Further, the report of the ‘Working Group on Group Insolvency’ dated September 23, 2019 highlighted that there is a serious gap, when foreign investors are being invited to participate and purchase the corporate debtor. Accordingly, in the absence of special treaties with other countries, the proposed group insolvency framework is limited only to local Indian groups and local Indian entities of the group.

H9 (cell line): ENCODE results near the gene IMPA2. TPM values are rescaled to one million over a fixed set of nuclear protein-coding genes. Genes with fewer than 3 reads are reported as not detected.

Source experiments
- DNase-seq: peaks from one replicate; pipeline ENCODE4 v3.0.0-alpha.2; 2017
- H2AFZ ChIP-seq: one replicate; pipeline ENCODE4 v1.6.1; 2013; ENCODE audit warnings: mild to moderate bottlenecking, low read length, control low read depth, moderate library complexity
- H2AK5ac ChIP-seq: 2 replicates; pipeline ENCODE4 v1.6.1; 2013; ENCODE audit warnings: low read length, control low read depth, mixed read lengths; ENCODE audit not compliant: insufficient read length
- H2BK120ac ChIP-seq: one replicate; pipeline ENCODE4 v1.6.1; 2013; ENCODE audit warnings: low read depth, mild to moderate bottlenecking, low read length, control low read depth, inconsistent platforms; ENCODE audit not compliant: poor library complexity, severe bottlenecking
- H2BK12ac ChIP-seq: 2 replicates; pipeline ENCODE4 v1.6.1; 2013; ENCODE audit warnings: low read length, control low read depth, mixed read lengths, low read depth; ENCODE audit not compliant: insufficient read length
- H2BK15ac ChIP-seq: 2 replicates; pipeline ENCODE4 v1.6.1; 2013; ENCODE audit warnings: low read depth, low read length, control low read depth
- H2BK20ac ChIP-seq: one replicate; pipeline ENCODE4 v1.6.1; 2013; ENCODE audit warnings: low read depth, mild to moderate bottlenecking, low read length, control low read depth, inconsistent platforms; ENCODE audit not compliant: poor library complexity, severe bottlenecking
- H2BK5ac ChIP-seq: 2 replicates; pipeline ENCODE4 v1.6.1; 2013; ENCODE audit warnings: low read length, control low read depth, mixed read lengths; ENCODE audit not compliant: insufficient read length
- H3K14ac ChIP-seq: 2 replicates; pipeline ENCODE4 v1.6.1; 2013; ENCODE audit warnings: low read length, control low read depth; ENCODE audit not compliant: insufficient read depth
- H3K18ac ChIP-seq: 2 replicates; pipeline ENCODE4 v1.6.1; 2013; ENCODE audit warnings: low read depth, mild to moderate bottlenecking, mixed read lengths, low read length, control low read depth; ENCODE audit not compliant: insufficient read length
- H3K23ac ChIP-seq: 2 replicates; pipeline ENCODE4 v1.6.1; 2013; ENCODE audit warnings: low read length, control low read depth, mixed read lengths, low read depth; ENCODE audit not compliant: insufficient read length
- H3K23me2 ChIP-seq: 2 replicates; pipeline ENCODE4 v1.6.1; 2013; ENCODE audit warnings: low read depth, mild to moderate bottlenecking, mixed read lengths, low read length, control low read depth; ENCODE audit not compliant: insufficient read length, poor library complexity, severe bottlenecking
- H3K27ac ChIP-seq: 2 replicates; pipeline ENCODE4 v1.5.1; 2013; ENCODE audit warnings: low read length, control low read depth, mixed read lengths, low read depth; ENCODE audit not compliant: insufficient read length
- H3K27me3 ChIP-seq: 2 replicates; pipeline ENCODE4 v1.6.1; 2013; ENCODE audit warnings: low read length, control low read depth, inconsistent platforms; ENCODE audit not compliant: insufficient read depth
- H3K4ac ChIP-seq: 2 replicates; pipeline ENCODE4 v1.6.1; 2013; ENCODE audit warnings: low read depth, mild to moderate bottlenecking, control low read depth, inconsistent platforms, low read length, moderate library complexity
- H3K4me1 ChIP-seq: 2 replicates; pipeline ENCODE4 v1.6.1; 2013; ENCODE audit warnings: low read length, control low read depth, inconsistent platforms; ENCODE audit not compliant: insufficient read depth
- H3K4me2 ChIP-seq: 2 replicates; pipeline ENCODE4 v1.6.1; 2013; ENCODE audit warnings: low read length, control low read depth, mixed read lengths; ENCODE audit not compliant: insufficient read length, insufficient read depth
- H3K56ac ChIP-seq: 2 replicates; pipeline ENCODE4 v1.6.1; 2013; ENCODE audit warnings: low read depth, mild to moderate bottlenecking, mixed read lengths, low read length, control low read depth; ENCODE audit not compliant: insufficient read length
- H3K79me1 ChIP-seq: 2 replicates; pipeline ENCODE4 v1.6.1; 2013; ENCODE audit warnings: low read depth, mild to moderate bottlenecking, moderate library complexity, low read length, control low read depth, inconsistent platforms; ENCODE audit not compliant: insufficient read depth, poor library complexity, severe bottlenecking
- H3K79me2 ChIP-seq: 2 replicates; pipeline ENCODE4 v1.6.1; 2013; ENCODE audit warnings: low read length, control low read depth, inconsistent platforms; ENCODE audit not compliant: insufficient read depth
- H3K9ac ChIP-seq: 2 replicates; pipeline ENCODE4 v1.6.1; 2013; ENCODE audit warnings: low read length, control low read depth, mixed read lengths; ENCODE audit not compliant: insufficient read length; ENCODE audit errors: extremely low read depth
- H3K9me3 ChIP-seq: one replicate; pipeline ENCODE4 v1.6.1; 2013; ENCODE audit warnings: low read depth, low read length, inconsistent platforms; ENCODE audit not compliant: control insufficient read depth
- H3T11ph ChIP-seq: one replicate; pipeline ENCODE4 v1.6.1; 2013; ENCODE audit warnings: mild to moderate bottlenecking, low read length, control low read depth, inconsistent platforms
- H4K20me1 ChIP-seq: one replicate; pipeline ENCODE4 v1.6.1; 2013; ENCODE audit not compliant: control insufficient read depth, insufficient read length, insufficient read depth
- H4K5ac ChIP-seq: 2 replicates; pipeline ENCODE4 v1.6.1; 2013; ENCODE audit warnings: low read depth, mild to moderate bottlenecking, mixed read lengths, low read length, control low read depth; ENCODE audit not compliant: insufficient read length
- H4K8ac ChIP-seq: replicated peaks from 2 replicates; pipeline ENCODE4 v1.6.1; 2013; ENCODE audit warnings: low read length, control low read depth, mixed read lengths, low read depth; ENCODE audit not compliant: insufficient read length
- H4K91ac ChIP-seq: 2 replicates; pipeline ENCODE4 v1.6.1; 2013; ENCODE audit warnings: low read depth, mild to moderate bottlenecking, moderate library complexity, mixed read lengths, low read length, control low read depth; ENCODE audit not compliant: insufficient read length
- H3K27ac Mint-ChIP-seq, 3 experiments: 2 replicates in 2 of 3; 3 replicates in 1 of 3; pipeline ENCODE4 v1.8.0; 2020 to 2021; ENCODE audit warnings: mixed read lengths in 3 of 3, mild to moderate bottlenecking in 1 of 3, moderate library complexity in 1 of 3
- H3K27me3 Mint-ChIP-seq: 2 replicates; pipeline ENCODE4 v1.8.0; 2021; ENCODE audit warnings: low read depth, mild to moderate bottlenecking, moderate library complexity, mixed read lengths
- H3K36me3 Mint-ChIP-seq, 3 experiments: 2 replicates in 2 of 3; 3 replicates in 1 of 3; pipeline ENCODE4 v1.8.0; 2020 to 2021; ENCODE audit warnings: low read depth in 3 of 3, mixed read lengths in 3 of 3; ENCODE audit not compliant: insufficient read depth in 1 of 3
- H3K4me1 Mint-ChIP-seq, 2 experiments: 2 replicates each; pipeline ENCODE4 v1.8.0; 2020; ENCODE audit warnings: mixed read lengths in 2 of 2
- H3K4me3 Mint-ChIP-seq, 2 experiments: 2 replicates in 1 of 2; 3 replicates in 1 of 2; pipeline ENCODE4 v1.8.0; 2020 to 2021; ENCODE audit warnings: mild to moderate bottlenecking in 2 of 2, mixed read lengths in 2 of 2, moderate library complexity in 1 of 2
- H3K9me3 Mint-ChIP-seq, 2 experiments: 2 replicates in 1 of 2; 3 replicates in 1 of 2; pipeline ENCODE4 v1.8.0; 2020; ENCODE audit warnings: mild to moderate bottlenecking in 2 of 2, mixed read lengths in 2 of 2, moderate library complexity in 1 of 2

The initiation of insolvency proceedings against Jet Airways (India) Limited (“Jet Airways”) in Holland prompted the need to strengthen India’s cross-border insolvency norms. On July 12, 2019, in the matter of Jet Airways[4], the issue that arose for consideration before NCLAT was whether separate insolvency proceeding(s) against common ‘corporate debtor’ can proceed in two different countries, one having no territorial jurisdiction over the other. NCLAT set aside the impugned order dated June 20, 2019 passed by the NCLT, Mumbai Bench in so far it related to the observations that the ‘Dutch Court’ has no jurisdiction in the insolvency of Jet Airways. NCLAT in its order dated September 4, 2019 allowed the Resolution Professional (“RP”) of Jet Airways to take control and custody of Jet Airways’ assets situated outside India (in Holland) or other places and for giving it effect the RP was required to reach an agreement with the Administrator appointed pursuant to the proceeding initiated at Holland.[5] Further, on  November 4, 2019, the U.S. Bankruptcy Court for the District of Delaware (“US Court”) recognized the pending proceedings in the matter of SEL Manufacturing Company Limited[6] as a foreign main proceeding, within the meaning of section 1502(4) of the US Bankruptcy Code. This recognition was given owing to the petition made by the Foreign Representative, indicating India as the Centre of Main Interests of SEL Manufacturing Co. Ltd., i.e., the foreign debtor.  Further, the Foreign Representative and the Foreign Debtor were granted all the reliefs (like moratorium etc.) under section 1520 of the US Bankruptcy Code to protect the assets of the Foreign Debtor and the interests of its creditors. This is the first instance where the Code was recognized under Chapter 15 of the US Bankruptcy Code.